Image Bank

⦁ Introduction

⦁1. Getting Started

⦁ Lesson 2
Airbrushing a B&W photo

⦁ Lesson 3
Selection tools

⦁ Lesson 4
Intro to Masking

⦁ Lesson 5
More with Masking

More Practice with Masking.
There are so many times your going to need to isolate one image or part of one image from the rest that using your quick mask is really something that you must be comfortable with. Only practice will do that.

This next assignment involves more masking only this time the image is a much more complicated shape. By the time you complete this one, you should be very comfortable using the quick mask. Some Photoshop special effects at the end of this project are always guaranteed to make at least one student in my class say “aw cool!”

So, in the image bank, find the image called “vacation spot.” Then pick out a boat. There are several to choose from. We will cut the boat out of it’s image and paste it into the vacation spot. Then.... add a reflection in the water so it really looks like it belongs there and isn’t just pasted in like some magazine collage.

First use your lasso tool and select you boat. Don’t agonize over this. Just whip around the boat. We’ll edit that selection line in the mask mode.

Turn on your mask.

Spend some time now masking. Don’ t forget to check your brush and eraser pressure settings. They must be set to 100%. And always use a hard edged brush. Not one of the fuzzy ones. Zoom in and out as needed.

Here are a few technique tips for how to get into detailed areas without turning this project into a career.

If your boat has fine lines such as the rigging in mine, the easiest way to mask those is to just paint mask right over the entire area. Then pick a brush that most closely matches the width of the line, and using the eraser, cut the lines out. It’s much easier than trying to paint in mask right up to those thin lines.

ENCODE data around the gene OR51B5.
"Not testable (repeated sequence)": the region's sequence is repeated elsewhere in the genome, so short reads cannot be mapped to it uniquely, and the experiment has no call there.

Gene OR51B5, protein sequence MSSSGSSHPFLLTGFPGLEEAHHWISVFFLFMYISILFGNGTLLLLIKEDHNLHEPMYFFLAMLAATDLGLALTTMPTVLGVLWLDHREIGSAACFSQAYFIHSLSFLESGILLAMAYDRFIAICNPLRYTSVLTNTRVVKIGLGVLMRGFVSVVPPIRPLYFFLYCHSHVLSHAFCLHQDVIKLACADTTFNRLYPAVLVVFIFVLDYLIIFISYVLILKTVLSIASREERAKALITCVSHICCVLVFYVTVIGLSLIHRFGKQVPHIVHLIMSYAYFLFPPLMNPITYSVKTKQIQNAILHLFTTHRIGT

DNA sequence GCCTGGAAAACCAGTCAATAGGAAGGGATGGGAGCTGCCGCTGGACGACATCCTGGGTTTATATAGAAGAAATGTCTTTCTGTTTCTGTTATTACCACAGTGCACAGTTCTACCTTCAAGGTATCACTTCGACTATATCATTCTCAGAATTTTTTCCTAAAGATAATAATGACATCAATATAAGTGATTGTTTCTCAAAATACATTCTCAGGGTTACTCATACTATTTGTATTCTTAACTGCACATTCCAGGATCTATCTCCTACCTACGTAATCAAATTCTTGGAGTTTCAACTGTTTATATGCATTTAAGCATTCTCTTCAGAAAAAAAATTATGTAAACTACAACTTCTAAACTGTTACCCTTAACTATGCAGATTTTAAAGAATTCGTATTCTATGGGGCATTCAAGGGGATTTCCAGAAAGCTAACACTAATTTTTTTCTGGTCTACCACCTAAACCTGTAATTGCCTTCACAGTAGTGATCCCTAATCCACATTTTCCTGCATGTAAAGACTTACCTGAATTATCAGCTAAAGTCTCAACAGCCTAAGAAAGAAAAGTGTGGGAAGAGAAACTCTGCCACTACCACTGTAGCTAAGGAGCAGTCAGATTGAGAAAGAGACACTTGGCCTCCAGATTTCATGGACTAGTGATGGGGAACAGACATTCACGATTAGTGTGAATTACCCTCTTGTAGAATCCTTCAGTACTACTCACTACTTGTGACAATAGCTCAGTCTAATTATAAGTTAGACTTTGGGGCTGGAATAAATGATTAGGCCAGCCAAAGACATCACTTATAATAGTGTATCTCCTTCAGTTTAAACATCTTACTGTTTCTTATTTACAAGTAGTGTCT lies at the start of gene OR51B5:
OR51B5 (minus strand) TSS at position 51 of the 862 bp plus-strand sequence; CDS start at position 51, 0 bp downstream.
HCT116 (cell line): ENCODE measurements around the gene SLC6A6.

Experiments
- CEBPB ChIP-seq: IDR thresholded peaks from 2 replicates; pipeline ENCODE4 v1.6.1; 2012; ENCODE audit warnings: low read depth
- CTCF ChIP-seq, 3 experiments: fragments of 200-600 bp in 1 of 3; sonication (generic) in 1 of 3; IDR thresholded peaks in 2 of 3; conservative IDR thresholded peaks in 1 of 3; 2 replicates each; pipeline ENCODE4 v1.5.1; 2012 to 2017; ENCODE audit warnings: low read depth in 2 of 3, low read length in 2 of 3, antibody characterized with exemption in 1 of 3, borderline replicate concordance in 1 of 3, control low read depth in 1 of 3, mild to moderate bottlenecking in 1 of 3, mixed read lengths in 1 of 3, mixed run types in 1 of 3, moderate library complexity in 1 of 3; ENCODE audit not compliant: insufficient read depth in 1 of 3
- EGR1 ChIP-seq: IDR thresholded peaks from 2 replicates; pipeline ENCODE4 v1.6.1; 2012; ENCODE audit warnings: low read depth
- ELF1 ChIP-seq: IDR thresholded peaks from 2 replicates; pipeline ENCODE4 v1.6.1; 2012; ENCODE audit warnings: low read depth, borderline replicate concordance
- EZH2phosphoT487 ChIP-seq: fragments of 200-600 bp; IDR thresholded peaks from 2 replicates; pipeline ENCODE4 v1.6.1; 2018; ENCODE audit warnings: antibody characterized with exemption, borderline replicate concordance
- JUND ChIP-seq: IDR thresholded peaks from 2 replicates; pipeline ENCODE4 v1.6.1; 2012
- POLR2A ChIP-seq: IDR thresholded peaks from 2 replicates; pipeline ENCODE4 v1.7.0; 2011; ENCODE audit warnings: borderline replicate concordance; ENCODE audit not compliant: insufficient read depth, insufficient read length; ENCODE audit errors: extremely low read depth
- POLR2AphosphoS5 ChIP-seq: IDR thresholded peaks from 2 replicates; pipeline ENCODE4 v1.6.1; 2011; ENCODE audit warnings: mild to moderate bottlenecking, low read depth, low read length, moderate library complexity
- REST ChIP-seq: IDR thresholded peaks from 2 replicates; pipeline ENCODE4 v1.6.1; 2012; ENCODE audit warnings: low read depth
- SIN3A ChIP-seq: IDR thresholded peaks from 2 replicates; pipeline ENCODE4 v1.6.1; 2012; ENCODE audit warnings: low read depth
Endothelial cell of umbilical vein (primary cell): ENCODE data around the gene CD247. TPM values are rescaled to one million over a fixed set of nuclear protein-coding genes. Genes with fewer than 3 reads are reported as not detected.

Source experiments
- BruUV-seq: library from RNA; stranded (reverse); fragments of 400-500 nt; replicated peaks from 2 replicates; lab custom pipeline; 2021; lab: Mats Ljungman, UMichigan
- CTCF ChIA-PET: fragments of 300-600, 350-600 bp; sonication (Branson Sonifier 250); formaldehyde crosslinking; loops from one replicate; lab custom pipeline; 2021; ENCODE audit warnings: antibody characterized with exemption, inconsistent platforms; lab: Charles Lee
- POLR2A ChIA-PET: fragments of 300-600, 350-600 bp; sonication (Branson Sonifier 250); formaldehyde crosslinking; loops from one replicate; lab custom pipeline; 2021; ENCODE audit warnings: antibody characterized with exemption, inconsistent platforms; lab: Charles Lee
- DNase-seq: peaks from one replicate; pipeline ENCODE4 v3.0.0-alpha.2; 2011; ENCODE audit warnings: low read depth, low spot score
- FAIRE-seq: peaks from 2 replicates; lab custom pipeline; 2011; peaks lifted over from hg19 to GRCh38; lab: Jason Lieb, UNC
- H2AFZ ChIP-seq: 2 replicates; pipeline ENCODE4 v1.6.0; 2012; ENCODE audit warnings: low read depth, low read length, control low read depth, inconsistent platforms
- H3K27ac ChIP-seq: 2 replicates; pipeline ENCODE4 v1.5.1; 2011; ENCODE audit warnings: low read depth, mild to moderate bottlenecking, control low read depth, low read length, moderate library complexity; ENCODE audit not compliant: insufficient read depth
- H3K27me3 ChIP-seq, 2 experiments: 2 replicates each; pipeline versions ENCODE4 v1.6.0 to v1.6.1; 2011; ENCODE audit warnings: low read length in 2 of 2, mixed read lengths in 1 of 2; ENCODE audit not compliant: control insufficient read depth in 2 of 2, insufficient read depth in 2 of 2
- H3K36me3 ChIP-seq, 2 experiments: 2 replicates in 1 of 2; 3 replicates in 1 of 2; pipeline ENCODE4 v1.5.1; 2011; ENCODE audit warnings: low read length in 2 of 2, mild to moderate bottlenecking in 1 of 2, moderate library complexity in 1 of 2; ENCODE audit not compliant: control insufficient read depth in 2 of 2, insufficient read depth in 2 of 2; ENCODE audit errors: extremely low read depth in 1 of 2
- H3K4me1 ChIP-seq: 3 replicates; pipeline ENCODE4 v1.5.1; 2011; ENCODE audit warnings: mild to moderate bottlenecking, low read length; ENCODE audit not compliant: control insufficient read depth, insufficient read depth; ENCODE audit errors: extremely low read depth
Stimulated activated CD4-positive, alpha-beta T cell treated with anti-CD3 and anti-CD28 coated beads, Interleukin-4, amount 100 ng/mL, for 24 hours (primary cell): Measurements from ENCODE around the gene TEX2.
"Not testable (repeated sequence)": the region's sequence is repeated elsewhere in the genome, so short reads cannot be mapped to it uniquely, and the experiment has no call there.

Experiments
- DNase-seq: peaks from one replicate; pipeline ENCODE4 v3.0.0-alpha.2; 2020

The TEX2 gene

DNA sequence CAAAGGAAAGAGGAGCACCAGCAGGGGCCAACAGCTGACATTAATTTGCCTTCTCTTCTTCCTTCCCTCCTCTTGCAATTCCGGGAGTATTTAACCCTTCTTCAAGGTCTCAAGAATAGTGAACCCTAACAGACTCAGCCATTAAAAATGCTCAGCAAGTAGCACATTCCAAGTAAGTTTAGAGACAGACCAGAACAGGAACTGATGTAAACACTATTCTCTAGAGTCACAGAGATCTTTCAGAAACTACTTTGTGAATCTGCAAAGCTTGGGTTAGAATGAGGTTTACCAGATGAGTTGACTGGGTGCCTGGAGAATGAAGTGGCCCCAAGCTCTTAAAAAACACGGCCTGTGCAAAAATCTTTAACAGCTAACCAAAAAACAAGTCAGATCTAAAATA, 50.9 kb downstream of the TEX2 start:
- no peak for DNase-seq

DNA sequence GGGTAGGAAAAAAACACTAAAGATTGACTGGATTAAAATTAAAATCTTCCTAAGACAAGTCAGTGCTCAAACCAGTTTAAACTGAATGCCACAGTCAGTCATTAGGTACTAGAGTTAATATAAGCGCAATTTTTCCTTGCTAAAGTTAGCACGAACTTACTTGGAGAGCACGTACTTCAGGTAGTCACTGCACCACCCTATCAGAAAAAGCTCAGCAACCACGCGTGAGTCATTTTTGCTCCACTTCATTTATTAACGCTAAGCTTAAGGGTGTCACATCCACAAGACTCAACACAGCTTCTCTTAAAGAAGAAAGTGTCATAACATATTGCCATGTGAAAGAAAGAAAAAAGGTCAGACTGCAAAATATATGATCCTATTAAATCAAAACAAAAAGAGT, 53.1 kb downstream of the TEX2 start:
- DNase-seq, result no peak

Another trick, when you have a corner to mask, rather than using smaller and smaller brushes, simply erase with large ones. One side and then the other. The shape will be much more triangular than if you tried to paint it in using tiny brushes.

Again, don’t agonize over this. We will be scaling that boat down from the size you have to something that would fit in a postage stamp. Any time you go from large to small, little details vanish. I’ve actually had students try to mask around the noses of the people on board. Don’t bother. This isn't rocket science. Just come close like in my sample. It will look fine once it's shrunk.

Once your boat is masked, turn the mask icon to the off position. Look at your selection lines. If you see spots that need fixing simply turn the mask back on and make adjustments.

Once masked and adjusted, with your selection lines on, mask off, (no red) we need to feather the edge a bit. Right now that boat would look just like it were cut out of a page. Even in it’s original image, if you zoom in and look, where the boat ends and background begins, the transition is very soft. Not cut out of cardboard. To duplicate that, go to SELECT/FEATHER and enter a small number. I used 1 pixel for mine. Possibly 2 depending on which boat your working with. You won’t see any change but trust me, it feathered.

Then go to EDIT/COPY

Next click on your vacation spot image and EDIT/PASTE.